The Salt
7:05 am
Sun May 19, 2013

Giant Renaissance Food People Descend Upon New York

Vertumnus, Arcimboldo's portrait of Emperor Rudolph II
Wikimedia Commons

Originally published on Tue May 21, 2013 3:30 pm

It takes a lot of chutzpah to reduce one of the most powerful men on Earth to a pile of fruits and vegetables.

Luckily for art lovers, Giuseppe Arcimboldo had nerve to spare.

Arcimboldo created this unorthodox produce portrait of Holy Roman Emperor Rudolph II back in 1590. By that time, the Italian artist had been painting for the emperor and his powerful Habsburg family for more than 25 years, so presumably, they'd grown used to his visual jokes. (The emperor has "peachy" cheeks and "ears" of corn, get it?)

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You Must Read This
6:03 am
Sun May 19, 2013

Ghost Ships, Murders, Bird Attacks: Stories To Keep You Awake

Ethan Rutherford is the author of The Peripatetic Coffin and Other Stories.

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From Our Listeners
5:54 am
Sun May 19, 2013

Three-Minute Fiction: 'Ten Ring Fingers' And 'Ghost Words'

Originally published on Sun May 19, 2013 5:18 pm

NPR's Bob Mondello and Susan Stamberg read excerpts of two of the best submissions for Round 11 of our short story contest. They read Ten Ring Fingers by Tamara Breuer of Washington, D.C., and Ghost Words by Matheus Macedo of Winthrop, Mass. You can read their full stories below and find other stories on our Three-Minute Fiction page or on Facebook.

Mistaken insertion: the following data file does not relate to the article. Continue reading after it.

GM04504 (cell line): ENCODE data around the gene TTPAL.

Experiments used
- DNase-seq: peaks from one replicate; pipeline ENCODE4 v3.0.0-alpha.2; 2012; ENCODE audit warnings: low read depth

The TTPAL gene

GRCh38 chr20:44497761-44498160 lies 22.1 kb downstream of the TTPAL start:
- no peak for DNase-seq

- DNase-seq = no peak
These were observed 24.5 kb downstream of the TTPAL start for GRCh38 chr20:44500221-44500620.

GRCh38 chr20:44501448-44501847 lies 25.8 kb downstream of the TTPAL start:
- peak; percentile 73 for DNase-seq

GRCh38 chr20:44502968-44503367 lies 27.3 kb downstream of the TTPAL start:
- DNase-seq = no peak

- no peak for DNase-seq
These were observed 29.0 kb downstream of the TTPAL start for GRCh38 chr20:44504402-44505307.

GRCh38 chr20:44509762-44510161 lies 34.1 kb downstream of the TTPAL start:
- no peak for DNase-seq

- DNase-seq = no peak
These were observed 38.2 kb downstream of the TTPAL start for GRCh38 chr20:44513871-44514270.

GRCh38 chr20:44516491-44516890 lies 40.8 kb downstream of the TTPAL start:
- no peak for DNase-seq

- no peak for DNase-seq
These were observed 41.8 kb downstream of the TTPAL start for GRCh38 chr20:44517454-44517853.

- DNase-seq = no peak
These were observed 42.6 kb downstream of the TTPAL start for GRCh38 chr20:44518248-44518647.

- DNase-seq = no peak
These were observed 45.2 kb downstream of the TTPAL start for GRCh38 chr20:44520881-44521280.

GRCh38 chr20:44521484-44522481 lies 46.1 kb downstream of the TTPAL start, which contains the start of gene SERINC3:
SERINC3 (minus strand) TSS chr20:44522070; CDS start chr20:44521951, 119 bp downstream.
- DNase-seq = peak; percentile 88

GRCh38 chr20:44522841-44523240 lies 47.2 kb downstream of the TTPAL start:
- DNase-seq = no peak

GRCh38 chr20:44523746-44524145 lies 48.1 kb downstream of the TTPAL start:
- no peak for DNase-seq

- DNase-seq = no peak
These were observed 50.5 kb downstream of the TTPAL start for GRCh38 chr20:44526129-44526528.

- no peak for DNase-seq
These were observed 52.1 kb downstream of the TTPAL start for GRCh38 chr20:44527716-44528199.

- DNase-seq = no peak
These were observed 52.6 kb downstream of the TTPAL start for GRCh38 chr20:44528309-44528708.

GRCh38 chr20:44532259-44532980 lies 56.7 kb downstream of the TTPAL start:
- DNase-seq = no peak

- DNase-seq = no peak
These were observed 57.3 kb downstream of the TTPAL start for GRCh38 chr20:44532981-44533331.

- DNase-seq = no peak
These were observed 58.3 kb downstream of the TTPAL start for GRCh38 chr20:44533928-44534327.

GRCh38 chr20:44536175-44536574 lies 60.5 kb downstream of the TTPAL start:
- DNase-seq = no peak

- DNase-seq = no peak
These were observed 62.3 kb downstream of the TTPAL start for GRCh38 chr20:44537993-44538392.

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Three-Minute Fiction
5:42 am
Sun May 19, 2013

Ten Ring Fingers

She found the first ring on a night that smelled of body odor and beer. The bar's last customers had finally given up hope of taking her to bed and staggered away, leaving her to clean the stains of their desperation. She mopped the floor as quickly as possible to escape the place that made her feel uncomfortable in her own skin.

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Three-Minute Fiction
5:41 am
Sun May 19, 2013

Ghost Words

Originally published on Wed May 22, 2013 10:22 am

The letter smelled of lavender and vanilla, like she couldn't decide which perfume to use so she used both. Her hand-writing had been drawn with the careful precision only seventh-grade girls in love have patience for. Hidden behind the words were indents and scratches, ghosts of words that weren't quite right, rewrites on top of rewrites.

The envelope lay flat and perfectly sealed in the middle of the hallway. If it had not been in front of her locker I may have left it there. I thought of all possibilities before tearing open the smooth flap of pink paper.

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